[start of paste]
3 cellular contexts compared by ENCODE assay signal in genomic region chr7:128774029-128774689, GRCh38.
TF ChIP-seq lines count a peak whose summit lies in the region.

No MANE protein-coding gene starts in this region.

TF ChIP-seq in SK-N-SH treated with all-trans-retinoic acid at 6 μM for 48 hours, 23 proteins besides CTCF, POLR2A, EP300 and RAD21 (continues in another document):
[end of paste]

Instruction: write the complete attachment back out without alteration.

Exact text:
3 cellular contexts compared by ENCODE assay signal in genomic region chr7:128774029-128774689, GRCh38.
TF ChIP-seq lines count a peak whose summit lies in the region.

No MANE protein-coding gene starts in this region.

TF ChIP-seq in SK-N-SH treated with all-trans-retinoic acid at 6 μM for 48 hours, 23 proteins besides CTCF, POLR2A, EP300 and RAD21 (continues in another document):